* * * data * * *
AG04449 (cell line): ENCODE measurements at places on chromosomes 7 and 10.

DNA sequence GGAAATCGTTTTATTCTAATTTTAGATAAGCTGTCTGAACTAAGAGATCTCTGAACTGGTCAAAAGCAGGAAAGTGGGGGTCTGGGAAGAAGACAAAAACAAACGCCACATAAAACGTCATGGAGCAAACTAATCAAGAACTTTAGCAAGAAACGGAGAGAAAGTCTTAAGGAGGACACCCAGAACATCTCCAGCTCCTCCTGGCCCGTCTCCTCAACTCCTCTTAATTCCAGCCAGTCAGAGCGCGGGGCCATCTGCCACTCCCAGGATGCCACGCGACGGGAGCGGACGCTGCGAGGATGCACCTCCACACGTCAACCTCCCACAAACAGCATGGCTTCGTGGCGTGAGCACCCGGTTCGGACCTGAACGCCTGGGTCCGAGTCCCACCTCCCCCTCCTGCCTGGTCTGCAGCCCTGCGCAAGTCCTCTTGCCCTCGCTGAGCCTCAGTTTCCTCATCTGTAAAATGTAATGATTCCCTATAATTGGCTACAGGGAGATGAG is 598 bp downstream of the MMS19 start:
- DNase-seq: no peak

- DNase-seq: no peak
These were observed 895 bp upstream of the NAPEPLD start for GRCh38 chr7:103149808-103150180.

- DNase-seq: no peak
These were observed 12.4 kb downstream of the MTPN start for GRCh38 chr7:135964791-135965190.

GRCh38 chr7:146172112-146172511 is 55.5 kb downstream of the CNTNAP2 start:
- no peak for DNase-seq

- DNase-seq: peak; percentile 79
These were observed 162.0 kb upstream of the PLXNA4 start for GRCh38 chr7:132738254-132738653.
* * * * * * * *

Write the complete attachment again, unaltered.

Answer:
AG04449 (cell line): ENCODE measurements at places on chromosomes 7 and 10.

DNA sequence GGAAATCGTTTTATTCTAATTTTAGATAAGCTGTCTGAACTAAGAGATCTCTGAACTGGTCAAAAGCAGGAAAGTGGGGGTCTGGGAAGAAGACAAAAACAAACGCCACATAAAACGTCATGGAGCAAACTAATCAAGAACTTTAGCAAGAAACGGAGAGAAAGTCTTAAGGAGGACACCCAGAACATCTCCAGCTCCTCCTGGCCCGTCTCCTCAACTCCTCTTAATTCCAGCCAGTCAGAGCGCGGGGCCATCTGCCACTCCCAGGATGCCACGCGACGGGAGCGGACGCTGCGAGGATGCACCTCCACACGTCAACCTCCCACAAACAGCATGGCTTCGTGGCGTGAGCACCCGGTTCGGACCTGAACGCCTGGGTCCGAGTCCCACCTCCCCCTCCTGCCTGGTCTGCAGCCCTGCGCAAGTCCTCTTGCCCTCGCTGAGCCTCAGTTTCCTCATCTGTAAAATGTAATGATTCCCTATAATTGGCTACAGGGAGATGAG is 598 bp downstream of the MMS19 start:
- DNase-seq: no peak

- DNase-seq: no peak
These were observed 895 bp upstream of the NAPEPLD start for GRCh38 chr7:103149808-103150180.

- DNase-seq: no peak
These were observed 12.4 kb downstream of the MTPN start for GRCh38 chr7:135964791-135965190.

GRCh38 chr7:146172112-146172511 is 55.5 kb downstream of the CNTNAP2 start:
- no peak for DNase-seq

- DNase-seq: peak; percentile 79
These were observed 162.0 kb upstream of the PLXNA4 start for GRCh38 chr7:132738254-132738653.